Luke Jones.


I design beautiful, usable websites in the heart of Bristol, and sometimes at home in Cheltenham. This website is a stream of my thoughts and opinions, all of which are my own.

When I’m not running, cycling, or playing video games, I take photos and stick them on VSCO.

I am unavailable for work, but you should follow me on twitter or send me an email.

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Published on 14 October 2014

This is a blog post I wrote in March, but only published for a few minutes before pulling it offline. I wasn’t ready to share my experience, but now seems like the right time to do it.

This is my (unfiltered) story about my experiences with depression. I want people to be more open about mental illness. A few members of my family are suffering or have suffered from various forms of depression, but they still treat it as taboo.

Before I begin, I just want to say that this isn’t about blame. There were many factors which made me feel how I did, but I just want to talk about my experience and how I continue to solve it.

What happened

For a while I felt empty. Not sad or happy – just empty. I felt nothing. When my girlfriend was upset about something, I wasn’t angry. I didn’t think she was being stupid, I just felt nothing. It was like this for a while.

That’s not to say I was never happy or sad, the emptiness is just what I remember the most. It was frustrating. Imagine wanting to break down and cry all the time without being sure why. It used to happen when I was driving, when I was at work, any time. I’m most embarrassed that I burst into tears watching the X-Factor finale. Not one of my finest moments.

I knew something wasn’t right, but I didn’t want to speak about it. I wanted to hide it. In social situations I would be the funny guy, chatting to people, having fun. I saw other people enjoying themselves – going out drinking and having fun. I was drinking more than I had before because I thought it would fill that nothingness. It might have worked for a short period of time, but it didn’t last.

At my worst I would put myself in dangerous situations on purpose. I would drive too fast, brake too hard, and steer too late – hoping that something would happen to make me feel something. I was more careless than I want to admit.

I must have been horrible to be around. Even though I felt nothing, I was over-sensitive. I would snap at the people who were closest to me for the smallest things. I was never violent, I just took out my aggression in other ways.

I never told anyone any of this of course. I thought I would be able to figure it out myself – but I couldn’t. It wasn’t until something bad happened that I realised things needed to change. I almost lost my girlfriend of 5 or 6 years. It might not seem bad to you, but anyone who knows my girlfriend will know how much of a wonderful person she is, and how much better I have been since we got together. My friends called me stupid for wanting to end it, but I was blinded by what I was suffering from. When we almost split up I realised how much I needed her, and that she wasn’t the problem. She was the opposite – the person who stood by me when I was at my worst – she was the solution.

Snapping out of it

Depression makes you focus on the wrong things. What I thought was making me feel this way was a red herring. I thought going out, seeing friends, eating more, drinking more alcohol were making me better… that wasn’t the case.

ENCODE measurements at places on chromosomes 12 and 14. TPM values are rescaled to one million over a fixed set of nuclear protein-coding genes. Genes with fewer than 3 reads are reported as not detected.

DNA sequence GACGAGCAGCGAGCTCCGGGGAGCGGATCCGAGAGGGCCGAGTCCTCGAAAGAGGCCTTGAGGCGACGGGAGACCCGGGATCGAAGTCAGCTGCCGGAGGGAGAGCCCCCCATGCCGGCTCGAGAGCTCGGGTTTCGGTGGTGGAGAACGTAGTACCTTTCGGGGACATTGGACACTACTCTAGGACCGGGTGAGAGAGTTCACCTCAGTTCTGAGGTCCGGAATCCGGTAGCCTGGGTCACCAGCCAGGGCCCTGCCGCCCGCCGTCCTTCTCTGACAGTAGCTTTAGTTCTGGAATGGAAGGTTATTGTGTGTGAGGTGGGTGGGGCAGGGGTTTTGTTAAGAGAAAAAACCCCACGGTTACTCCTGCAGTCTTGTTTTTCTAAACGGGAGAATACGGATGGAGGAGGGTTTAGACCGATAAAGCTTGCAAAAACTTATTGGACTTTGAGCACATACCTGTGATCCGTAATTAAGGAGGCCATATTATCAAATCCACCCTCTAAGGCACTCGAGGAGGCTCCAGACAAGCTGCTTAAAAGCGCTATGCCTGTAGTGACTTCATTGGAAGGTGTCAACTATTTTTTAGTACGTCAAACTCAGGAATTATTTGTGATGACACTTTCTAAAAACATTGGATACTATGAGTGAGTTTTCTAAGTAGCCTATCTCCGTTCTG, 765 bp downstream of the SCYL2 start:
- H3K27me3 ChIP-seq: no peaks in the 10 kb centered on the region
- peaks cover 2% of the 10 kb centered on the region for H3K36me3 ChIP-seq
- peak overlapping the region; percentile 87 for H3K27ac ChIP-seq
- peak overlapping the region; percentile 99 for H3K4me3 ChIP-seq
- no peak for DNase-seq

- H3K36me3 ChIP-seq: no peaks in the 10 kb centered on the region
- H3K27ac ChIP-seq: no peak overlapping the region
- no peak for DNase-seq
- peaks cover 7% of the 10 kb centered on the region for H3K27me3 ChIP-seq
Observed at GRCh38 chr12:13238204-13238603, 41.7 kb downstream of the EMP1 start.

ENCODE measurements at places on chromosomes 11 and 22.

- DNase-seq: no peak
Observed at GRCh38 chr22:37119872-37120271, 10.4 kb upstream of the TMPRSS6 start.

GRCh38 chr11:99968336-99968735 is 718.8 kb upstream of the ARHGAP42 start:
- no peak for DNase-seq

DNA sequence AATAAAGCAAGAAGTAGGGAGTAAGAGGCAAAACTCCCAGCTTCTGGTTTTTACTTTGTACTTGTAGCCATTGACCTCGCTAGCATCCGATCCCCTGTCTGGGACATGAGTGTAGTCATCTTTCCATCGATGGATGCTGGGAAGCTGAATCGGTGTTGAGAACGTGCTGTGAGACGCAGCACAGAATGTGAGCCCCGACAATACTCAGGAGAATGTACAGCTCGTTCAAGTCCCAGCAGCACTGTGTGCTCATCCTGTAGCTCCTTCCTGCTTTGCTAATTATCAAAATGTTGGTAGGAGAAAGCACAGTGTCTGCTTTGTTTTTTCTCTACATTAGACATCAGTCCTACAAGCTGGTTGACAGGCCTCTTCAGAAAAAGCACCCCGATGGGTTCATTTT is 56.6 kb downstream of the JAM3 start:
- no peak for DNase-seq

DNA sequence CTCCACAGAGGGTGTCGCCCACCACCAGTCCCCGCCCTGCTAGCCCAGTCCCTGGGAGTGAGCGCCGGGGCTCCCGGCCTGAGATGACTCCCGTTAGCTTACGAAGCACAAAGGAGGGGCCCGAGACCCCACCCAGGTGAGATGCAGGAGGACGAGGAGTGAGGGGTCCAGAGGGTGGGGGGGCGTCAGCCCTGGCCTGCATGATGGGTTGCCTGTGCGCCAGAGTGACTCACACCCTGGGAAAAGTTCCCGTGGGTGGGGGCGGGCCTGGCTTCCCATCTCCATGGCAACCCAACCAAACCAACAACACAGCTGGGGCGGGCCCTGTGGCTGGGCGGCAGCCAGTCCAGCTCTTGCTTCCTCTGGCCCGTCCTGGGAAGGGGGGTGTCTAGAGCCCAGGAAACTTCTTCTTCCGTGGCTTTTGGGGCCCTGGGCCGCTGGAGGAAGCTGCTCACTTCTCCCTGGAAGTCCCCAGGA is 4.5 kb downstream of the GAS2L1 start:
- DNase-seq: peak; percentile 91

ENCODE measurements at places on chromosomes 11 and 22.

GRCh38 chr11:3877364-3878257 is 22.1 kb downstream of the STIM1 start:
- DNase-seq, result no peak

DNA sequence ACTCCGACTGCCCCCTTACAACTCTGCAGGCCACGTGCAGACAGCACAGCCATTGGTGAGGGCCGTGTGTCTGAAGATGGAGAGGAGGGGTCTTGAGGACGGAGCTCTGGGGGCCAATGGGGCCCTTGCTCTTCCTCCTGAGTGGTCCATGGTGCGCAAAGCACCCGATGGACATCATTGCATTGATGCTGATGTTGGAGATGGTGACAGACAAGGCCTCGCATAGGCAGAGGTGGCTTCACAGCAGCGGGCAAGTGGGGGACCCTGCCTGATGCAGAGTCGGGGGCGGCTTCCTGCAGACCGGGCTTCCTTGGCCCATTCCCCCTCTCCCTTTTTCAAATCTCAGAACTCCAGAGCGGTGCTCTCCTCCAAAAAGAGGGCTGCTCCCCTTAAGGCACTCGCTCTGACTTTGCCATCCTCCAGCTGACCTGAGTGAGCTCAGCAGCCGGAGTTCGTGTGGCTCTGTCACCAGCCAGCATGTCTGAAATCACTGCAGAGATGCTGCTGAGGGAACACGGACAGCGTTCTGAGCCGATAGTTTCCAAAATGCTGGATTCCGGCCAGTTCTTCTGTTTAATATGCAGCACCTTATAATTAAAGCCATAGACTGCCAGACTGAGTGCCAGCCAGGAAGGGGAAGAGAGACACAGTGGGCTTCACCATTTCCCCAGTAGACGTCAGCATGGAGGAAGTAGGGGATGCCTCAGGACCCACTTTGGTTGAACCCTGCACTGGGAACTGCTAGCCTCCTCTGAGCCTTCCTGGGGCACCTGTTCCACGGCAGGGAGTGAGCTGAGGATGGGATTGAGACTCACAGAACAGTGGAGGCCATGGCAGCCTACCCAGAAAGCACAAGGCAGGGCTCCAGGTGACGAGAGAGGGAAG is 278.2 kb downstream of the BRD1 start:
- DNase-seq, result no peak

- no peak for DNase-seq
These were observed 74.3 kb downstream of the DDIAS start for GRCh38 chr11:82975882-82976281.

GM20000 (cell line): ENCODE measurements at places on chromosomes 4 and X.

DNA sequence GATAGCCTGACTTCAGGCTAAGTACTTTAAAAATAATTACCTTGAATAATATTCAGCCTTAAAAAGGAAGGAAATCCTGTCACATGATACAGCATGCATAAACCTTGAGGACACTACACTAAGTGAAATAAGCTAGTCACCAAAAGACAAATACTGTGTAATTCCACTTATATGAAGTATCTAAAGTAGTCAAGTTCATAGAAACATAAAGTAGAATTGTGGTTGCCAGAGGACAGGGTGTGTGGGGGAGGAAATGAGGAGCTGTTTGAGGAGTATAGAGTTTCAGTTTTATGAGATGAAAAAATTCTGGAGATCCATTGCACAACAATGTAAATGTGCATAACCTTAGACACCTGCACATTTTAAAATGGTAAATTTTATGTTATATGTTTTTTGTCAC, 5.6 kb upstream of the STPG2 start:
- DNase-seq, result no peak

I’m glad I listened to my girlfriend, my friends, and my heart. When that horrible thing happened, I realised some big changes were needed. My main focus was to work harder to make our relationship better. We needed to communicate. So we did. I broke down and I was honest about everything I felt.

Getting things sorted

Within 6 months, my girlfriend and I had made some huge changes. I had started to exercise more and managed to lose a lot of weight. Me and my girlfriend made sure we had more time together and more time apart – both important for a good relationship. Biggest of all, I got a new job in Bristol. When Larrisa read out the email from my future boss telling me the job was mine, I started crying. It felt like everything was about to change. It did.

Since my move to Bristol I’m a different person. Me and Larrisa have never been happier. Arguments we have are petty and forgotten when we wake up in the morning, and we love having our own little place to live. Exercise helps. I continue to run and I cycle now too. Exercise helps me keep fit, clear my mind, and gives me some time to be alone and think.

I’d be lying if I said I didn’t feel down at times, but now I try to pluck up the courage to talk about how I’m feeling. But there are always people willing to not just talk, but listen. I’m fortunate to have some great people who will take the time to listen.

How do you feel?

I was lucky enough to be able to identify the problems I had and solve them in my own way. Though this might not work for everyone.

It doesn’t matter who you are, the Black Dog affects millions and millions of people. It is an ‘equal opportunity mongrel’.

I also learned that there was no silver bullet or magic pill. Medication helped some, and others might need a different approach altogether.

— Excerpt from I Had A Black Dog by Matthew Johnstone

I don’t want you to feel sorry for me, I just want to tell people what I went through and how everything got better. Being honest, open, and talking to people has helped me a lot. I used to be embarrassed but I’m not any more. If you’re feeling down, speak to someone. Depression is a one size fits all illness – anyone can get it, and anyone can get that burden lifted if they seek help.

Find more details about mental health at Mind. Want someone to talk to? Email me:

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